reliability and stability is nobody’s baby. The most important technical
achievement of 20th century American engineers is now being jeoparadised for the
supposed gains of open access and power trade.


US example is important for us in India. The Electricity Act 2003 follows the US
fascination of deregulation. It has asked that all SEBs have to ensure open
access. This means that all SEBs have to allow its network to be used for
transmitting power from any generator (even a captive generator) to any bulk
consumer. The Act also specifies that electricity should be a tradable
and this indeed its entire raison d’etre.


our earlier criticism of this concept of “open access”, welcomed by
both the BJP and the Congress, we had raised two issues. One is if there is a
scarcity of electricity as there is in India today, encouraging competition and
power trade will only lead to profiteering and push up the prices. The other is
that insisting on “open access” is asking the SEBs to sink huge
amounts in transmission for which commensurate benefits are few. In effect, the
government wants to subsidise power traders and private generators by asking
already bankrupt SEBs to spend huge amounts for augmenting the existing
transmission system.

problem with the electricity reforms, both here and in large parts of the world,
is that the attempt is to convert electricity to any other commodity.
Unfortunately, the electrical system obeys laws of physics. We may decide that A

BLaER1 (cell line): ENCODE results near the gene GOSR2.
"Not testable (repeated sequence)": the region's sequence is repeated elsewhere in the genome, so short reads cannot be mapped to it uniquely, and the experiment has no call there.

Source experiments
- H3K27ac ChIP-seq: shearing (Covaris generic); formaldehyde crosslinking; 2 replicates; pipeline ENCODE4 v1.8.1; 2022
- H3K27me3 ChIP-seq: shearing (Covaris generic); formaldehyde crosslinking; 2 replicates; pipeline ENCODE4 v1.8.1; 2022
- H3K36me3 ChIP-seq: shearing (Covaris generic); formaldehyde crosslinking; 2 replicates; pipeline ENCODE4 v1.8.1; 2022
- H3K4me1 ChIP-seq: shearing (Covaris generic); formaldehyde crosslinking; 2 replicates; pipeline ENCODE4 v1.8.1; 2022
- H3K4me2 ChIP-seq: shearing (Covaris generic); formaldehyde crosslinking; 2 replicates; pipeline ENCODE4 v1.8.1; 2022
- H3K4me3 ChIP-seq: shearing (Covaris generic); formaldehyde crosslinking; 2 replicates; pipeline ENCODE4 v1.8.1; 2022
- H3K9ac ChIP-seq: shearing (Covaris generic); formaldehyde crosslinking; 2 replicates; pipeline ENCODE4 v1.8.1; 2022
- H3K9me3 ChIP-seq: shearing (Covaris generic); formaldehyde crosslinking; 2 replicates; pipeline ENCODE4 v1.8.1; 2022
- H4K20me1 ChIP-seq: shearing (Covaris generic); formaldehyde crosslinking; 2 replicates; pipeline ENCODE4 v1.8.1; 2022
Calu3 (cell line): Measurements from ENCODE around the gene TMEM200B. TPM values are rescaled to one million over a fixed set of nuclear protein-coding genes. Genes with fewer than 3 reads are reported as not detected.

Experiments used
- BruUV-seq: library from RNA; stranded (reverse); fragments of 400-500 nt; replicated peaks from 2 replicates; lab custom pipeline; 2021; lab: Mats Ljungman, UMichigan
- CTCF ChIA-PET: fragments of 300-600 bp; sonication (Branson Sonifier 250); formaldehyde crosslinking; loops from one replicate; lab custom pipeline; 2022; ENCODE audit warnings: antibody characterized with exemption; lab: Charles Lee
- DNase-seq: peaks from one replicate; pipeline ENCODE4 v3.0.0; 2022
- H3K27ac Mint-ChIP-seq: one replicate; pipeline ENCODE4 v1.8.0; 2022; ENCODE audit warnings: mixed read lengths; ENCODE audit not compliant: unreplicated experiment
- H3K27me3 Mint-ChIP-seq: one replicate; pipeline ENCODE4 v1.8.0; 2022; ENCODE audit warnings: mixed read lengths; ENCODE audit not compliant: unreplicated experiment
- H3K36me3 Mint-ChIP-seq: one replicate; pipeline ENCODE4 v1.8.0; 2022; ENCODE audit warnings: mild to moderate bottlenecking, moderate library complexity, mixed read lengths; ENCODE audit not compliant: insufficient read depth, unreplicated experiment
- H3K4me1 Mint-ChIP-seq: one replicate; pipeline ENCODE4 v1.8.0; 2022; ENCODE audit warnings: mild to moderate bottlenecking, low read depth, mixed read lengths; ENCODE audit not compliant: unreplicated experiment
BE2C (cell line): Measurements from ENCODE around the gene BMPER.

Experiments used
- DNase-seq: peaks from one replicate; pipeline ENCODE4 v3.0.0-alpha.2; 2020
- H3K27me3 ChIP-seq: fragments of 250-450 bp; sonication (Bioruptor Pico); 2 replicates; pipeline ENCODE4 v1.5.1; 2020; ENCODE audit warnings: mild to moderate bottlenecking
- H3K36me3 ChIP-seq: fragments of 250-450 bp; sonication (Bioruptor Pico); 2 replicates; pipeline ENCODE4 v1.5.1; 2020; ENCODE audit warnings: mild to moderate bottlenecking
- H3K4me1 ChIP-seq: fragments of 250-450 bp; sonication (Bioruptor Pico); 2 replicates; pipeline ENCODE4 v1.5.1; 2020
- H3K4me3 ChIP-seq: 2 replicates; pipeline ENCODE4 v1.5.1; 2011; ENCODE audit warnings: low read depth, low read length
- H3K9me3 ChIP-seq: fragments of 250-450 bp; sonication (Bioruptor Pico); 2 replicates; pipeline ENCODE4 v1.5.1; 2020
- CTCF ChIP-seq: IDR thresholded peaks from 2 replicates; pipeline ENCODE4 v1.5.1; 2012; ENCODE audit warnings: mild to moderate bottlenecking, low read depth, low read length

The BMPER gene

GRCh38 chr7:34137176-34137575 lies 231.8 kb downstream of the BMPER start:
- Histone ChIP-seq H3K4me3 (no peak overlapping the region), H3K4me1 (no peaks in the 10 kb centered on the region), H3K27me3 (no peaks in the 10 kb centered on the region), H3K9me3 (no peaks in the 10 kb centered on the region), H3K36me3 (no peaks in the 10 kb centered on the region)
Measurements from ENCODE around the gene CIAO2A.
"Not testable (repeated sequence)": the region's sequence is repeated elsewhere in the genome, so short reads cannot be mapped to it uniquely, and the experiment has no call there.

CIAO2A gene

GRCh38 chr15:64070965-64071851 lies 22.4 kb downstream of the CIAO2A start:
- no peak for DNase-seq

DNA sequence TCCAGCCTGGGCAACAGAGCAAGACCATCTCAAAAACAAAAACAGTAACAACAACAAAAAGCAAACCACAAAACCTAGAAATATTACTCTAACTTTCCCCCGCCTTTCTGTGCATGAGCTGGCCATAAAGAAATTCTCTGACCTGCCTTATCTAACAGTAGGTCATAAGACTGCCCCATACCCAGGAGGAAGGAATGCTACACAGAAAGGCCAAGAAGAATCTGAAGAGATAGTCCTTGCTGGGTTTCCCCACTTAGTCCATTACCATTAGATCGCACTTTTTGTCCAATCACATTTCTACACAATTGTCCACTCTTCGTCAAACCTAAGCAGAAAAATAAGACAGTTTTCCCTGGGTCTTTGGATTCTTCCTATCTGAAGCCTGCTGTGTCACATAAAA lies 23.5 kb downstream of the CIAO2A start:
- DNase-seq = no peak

will buy power from B, but the power flow does not happen this way. The flow
will occur based on the entire set of grid conditions existing then.


the transmission system or the grid be made in such a way that large power flows
are not a problem? The answer probably is that even if very large sums are
spent on the grid, the electrical system with large power flows operating with
the logic of the market, will always be more unstable then a system that allows
local systems to be largely self-sufficient with only surplus and deficit being
traded through links. This was how the grid was developed and still remains the
most sensible way to operate the grid.


entire development of power grids was based on power flows only as a back-up
from other plants in case one fails and meeting shortages or distributing
surplus from one area to another. It can be made to take in additional power
flows if the direction and the quantum can be pre determined. One can then
design these into the system. But building a system that can take any amount of
power flow in any direction is both prohibitively expensive and inherently


are then such reforms being pushed? The answer lies in that increasingly,
speculative capital and trade is taking control of the capitalist economies of
advanced countries. It was Enron, which decided that the new economy meant power
trade as business and not generation/transmission business. To help these
traders, the government should chip in, not only in dismantling the existing
regulatory controls but also funding the transmission network. The people would
pay for these, pressurised by the lack of reliability of the system and finally
increased power costs. So instead of lower electricity rates, the prices would
actually rise. While the people would pay larger amounts, the power traders will
make more and more money.


advanced capitalism is seeing growth of the speculative economy, why is India
following suit? Is it that speculative capital is becoming more entrenched here
too or is it the neo-colonial belief whatever is good for US must be good for
India today? The US blackout is only a precursor to what will happen here too
and obviously much more often. With a fragmented network, increased power
flows and a government that does not understand the difference between
electrical power and soap as commodities, we are likely to see even higher costs
of electricity accompanied by a lack of reliability as the Indian government
follows the US style reforms.